Ford's Explorer is about to go under the knife for a nip and tuck.

Camouflaged prototypes for the updated three-row mid-size SUV have been spotted, hinting at some of the changes we can expect.

Our spy photography caught prototypes for both the rugged Timberline and sporty ST grades, and the camouflage gear on the testers hints at new fascias front and rear, as well as revised lights.

There are also some shots of the interior of the ST prototype. They reveal a new digital instrument cluster and a large landscape-oriented infotainment screen. The current Explorer features a small 8.0-inch infotainment screen as standard and an available 10.1-inch screen in a portrait orientation.

2024 Ford Explorer facelift spy shots - Photo credit: Baldauf

2024 Ford Explorer facelift spy shots - Photo credit: Baldauf

The graphics of the instrument cluster are similar to what's found in the F-150, while the graphics of the infotainment screen are new for Ford.

The current Explorer and its Lincoln Aviator twin arrived on the market in 2019 as 2020 models. The updated Explorer should arrive later this year as a 2024 model. Prototypes for the updated Aviator are also out testing, with the Lincoln expected to arrive in updated form together with its Ford counterpart.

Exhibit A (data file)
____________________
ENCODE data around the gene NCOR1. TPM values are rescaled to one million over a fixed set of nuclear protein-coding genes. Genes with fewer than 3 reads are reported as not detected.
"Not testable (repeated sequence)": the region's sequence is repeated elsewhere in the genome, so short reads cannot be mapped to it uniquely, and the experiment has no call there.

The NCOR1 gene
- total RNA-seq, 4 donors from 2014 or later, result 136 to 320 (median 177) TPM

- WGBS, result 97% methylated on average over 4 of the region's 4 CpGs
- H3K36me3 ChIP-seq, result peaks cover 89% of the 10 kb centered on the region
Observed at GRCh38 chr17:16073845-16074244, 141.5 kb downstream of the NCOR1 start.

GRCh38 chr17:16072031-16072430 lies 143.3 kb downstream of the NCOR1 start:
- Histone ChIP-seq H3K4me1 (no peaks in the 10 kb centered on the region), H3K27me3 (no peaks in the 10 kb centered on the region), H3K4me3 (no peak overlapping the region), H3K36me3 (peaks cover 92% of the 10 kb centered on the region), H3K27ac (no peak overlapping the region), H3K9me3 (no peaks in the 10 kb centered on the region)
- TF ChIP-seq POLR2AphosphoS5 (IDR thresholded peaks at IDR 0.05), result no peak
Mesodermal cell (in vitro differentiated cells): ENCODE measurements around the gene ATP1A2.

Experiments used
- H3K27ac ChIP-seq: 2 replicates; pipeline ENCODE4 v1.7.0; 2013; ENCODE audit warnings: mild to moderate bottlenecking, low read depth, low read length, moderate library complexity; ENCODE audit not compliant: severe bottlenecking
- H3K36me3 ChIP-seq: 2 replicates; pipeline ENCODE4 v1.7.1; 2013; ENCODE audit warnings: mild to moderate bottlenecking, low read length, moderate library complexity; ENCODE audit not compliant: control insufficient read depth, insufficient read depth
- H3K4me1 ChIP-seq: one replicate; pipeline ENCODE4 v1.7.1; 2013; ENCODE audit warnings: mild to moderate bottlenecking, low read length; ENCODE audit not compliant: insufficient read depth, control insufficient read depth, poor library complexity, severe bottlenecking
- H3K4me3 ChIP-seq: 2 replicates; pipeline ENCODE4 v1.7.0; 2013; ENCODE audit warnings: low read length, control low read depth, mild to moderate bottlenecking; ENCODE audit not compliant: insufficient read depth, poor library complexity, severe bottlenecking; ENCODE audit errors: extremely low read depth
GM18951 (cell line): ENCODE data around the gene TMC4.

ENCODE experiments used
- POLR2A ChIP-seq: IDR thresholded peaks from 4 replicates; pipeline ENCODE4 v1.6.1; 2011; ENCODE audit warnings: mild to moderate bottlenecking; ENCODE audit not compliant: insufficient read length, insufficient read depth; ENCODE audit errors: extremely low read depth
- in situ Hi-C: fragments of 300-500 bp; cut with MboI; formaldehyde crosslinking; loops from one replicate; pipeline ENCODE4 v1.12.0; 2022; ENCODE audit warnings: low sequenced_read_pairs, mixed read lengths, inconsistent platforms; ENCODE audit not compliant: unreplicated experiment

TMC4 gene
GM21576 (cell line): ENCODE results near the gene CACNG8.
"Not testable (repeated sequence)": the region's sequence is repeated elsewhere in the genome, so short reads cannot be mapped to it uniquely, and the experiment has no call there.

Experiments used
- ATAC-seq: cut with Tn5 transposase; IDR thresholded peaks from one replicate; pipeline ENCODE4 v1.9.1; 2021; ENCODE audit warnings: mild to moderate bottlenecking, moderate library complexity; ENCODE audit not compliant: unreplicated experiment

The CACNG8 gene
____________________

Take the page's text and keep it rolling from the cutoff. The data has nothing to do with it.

There's also a unique version of the Explorer that's sold in China. The Chinese-market version received its own set of updates unique to that market last summer.

2023 Ford Explorer (China spec)

2023 Ford Explorer (China spec)

It isn't clear what changes are pegged for the updated Explorer's powertrains, though more power or improved efficiency are possibilities. The base option in the current Explorer is a 300-hp turbo-4. Above this is a 318-hp hybrid V-6 and at the top of the range is a 400-hp turbo V-6.

Electric versions of both the Explorer and Aviator are also in the works. They will use a new dedicated EV platform Ford announced in 2021, and are expected to arrive for the 2025 model year. They will also likely feature unique styling treatments to help further differentiate them from their gas-powered counterparts.

Stay tuned for updates as development continues.